Story Points deserve more than a short blogging post to have all techniques and pros and cons considered. Nonetheless, I think I can make a case for something short and sweet on this subject.
Story points are not required in Scrum. They are a tool that can be used despite the framework of Agility a team or a company is preaching. They are a tool for estimating. They are not a tool for estimating time. Story points are a measure of relative complexity. Let's break this down.
Story Points are relative
Story points do not talk about how long does it take for a feature to be completed. It does not translate in time. It is not the same for all teams, for all subjects. It is just a helper on understanding the complexity of a task. 20 story points for a team can be a full set of features and for another team can be the work of a sprint.
Story Points support the understanding of User Stories, and together are a common knowledge on the Agile community, notably Scrum. The consensus is that complexity of things can grow exponentially, so Fibonacci sequence, being a great way of mathematically modelling a lot of complex things in life, was a natural choice.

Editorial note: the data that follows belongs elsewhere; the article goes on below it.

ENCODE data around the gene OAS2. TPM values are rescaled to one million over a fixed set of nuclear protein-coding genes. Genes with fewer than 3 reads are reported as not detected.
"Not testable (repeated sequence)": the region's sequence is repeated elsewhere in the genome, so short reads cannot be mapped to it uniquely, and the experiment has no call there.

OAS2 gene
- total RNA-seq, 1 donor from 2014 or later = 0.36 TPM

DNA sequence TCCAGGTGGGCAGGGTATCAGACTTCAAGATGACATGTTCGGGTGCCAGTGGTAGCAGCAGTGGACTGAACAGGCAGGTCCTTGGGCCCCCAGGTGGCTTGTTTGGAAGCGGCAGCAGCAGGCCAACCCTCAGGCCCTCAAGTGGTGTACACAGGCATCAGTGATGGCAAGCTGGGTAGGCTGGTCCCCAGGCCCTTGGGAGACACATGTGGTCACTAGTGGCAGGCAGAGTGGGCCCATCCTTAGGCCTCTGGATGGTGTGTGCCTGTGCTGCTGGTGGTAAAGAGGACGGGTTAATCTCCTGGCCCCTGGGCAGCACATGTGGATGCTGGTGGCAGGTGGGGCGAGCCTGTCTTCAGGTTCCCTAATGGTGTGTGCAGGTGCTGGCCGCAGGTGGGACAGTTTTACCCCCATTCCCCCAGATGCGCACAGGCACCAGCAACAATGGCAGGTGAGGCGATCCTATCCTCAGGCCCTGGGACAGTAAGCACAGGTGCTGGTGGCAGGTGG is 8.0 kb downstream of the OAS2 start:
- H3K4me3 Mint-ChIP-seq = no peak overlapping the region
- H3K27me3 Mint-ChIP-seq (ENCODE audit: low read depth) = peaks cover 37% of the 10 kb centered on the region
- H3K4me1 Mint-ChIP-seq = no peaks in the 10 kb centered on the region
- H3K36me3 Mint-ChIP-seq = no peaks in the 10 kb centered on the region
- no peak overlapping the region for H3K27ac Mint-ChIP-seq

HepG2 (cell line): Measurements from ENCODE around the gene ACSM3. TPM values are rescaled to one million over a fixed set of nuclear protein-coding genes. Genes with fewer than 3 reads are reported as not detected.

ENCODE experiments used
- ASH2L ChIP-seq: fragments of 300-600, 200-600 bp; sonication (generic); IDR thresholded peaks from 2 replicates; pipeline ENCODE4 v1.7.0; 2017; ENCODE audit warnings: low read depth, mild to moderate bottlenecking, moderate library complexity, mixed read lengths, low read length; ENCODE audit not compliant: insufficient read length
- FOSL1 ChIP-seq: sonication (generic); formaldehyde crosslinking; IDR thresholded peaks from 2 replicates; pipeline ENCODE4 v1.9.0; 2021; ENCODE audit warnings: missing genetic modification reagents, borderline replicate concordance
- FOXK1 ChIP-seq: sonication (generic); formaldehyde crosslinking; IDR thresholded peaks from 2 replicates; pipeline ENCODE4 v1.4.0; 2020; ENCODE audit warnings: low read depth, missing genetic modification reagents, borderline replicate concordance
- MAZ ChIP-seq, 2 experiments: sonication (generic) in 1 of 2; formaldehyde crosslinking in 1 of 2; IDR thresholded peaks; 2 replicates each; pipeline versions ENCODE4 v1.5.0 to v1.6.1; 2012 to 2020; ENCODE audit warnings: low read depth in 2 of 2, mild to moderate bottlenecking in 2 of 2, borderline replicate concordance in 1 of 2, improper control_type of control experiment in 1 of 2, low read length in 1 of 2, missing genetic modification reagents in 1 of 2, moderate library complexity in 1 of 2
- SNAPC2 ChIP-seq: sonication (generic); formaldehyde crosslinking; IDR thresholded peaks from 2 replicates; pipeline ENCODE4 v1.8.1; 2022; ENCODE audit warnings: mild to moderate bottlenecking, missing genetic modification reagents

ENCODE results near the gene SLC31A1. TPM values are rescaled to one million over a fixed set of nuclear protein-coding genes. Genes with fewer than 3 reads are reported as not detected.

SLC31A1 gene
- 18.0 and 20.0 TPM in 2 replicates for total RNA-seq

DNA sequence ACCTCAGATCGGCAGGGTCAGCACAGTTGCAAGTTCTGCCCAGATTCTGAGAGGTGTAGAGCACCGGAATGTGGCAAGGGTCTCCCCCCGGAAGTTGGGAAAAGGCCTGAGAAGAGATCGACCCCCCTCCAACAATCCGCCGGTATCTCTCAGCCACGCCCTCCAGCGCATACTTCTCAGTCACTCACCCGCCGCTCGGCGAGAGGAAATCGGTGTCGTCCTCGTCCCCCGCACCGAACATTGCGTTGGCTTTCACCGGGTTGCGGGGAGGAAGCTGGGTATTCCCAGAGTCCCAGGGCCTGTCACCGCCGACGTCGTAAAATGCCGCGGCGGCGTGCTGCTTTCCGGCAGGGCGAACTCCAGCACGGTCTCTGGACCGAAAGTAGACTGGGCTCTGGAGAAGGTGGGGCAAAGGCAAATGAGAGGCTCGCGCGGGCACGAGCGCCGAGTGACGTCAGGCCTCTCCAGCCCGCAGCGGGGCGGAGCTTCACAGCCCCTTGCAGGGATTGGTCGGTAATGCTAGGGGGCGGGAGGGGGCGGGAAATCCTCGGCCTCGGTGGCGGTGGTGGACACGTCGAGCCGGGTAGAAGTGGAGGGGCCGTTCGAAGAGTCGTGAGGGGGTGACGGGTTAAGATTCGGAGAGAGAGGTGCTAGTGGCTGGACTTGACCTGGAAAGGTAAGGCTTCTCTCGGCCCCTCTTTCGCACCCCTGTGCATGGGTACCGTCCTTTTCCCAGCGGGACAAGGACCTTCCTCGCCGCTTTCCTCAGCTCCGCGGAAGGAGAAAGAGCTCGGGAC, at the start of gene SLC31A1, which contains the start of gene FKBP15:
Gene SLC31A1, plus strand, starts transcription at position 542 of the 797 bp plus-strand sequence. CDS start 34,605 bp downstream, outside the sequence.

Fibonacci grows as in 1, 2, 3, 5, 8... and beyond. Some people, for the purpose of Scrum planning, like to add 0 and the 1/2 estimates for fine grained outlook. I particularly think this is overkill. Regardless, whenever used, those Fibonacci numbers should be understood as in 2 is more complex than 1, 3 is more complex than 2 and over time you see that the complexity can grow fast, with items becoming 3 or 4 times more complex than the previous one and become impossible to handle. That is why people like to look at 1 and 2 as easier tasks or stories, 5 and 8 as moderate, 13 as fairly complex and maybe not even addressable and beyond that it is just wild speculation. Even if you use different values, the idea is still the same: the bigger the number, the more complexity we have. As complexity grows, clarity might suffer. Without clarity one might not know if a task is finished or if results are correct.